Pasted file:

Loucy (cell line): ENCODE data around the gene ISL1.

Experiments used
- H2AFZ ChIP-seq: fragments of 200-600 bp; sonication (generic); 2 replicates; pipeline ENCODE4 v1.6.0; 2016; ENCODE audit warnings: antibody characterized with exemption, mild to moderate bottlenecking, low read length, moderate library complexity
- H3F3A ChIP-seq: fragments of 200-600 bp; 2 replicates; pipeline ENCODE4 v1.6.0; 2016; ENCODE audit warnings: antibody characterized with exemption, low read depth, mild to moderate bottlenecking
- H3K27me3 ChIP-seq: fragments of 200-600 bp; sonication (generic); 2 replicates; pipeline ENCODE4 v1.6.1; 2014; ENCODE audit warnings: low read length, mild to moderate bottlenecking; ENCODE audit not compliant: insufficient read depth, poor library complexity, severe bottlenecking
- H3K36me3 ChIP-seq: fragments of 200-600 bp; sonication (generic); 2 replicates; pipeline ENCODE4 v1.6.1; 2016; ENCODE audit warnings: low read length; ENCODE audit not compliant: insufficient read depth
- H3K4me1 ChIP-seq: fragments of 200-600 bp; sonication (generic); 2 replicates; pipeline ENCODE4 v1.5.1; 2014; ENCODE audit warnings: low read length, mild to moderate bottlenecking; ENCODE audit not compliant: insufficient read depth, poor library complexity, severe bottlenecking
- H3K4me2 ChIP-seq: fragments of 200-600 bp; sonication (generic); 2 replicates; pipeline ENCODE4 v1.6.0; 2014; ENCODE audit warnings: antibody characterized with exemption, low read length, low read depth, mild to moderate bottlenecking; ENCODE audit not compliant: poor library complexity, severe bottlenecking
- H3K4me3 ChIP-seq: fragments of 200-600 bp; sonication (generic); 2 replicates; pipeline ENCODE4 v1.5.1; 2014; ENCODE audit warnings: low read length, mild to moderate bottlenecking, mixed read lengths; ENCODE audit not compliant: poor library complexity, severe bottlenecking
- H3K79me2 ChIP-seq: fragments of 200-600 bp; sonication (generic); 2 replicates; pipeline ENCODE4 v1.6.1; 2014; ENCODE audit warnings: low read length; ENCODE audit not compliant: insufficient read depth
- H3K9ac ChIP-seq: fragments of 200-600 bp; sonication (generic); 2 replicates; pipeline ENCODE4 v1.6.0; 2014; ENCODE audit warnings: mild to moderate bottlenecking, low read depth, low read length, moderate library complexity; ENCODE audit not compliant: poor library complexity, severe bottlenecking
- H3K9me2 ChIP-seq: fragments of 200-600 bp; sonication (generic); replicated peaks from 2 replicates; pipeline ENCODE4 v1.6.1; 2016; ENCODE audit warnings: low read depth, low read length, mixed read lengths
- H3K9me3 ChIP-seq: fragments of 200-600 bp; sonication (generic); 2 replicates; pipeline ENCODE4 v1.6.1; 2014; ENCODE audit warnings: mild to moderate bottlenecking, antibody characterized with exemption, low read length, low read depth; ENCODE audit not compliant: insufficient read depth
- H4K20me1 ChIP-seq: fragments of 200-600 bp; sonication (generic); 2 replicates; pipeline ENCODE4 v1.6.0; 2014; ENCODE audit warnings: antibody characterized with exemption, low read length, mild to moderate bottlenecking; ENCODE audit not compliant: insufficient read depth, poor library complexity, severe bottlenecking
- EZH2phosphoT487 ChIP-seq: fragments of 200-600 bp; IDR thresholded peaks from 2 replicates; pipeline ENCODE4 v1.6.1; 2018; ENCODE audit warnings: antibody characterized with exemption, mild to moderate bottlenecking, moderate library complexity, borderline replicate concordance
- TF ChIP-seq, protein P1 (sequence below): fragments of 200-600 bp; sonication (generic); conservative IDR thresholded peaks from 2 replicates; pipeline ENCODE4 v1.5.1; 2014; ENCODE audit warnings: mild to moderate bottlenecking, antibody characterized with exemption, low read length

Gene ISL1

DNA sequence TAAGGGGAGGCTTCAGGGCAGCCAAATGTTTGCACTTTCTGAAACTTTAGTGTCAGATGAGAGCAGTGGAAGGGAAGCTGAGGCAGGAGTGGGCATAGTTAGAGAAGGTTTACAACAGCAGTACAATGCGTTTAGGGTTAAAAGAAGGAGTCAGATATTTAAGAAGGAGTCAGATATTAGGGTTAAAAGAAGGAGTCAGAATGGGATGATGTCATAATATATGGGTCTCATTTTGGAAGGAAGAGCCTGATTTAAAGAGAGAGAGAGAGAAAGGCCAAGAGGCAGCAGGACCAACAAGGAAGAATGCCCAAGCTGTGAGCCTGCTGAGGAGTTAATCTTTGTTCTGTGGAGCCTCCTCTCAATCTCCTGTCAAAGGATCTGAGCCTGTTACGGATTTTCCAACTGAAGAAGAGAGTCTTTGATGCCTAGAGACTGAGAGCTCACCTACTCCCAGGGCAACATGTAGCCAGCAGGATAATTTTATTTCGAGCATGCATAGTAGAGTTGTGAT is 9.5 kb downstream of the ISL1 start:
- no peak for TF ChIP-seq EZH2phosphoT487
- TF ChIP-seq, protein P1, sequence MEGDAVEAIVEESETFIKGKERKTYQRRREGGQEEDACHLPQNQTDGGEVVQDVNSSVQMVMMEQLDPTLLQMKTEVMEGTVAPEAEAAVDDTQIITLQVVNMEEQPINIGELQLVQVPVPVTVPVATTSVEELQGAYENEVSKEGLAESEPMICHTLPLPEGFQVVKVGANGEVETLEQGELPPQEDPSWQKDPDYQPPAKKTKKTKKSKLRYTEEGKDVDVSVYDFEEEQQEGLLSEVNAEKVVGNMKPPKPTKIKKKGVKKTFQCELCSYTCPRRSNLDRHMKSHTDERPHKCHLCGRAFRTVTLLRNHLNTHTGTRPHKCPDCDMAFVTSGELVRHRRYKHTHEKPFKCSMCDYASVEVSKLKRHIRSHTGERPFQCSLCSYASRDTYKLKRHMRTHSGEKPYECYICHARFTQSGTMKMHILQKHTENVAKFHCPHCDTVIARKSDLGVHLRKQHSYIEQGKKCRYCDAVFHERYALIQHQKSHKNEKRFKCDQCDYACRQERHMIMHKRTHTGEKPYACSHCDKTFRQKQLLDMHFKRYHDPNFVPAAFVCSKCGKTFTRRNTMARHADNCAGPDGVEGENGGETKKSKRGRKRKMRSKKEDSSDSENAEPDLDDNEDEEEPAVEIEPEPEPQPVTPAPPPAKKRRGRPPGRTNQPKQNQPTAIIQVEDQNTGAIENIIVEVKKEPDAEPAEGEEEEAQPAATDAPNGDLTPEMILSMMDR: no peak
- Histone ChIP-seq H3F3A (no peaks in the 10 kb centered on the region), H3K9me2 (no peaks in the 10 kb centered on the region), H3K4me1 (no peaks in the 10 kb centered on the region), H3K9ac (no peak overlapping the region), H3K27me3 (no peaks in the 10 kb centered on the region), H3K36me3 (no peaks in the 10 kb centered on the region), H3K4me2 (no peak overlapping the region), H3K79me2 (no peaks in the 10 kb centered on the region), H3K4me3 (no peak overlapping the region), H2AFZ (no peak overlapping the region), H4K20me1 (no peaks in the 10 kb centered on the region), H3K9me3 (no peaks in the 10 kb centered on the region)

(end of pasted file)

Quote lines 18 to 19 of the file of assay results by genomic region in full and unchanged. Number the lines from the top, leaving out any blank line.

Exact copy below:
DNA sequence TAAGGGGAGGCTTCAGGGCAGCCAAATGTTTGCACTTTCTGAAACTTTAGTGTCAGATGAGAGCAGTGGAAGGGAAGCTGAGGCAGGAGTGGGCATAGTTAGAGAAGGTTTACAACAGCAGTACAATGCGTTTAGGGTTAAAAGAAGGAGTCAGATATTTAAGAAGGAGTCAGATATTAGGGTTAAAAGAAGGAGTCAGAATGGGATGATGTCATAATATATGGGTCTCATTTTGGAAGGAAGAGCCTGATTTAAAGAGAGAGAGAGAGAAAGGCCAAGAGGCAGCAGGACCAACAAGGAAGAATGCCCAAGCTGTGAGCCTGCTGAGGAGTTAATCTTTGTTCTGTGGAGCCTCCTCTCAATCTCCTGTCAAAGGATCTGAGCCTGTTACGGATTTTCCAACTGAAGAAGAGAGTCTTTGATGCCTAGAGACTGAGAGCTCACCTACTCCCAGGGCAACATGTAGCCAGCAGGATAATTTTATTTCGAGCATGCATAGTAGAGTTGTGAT is 9.5 kb downstream of the ISL1 start:
- no peak for TF ChIP-seq EZH2phosphoT487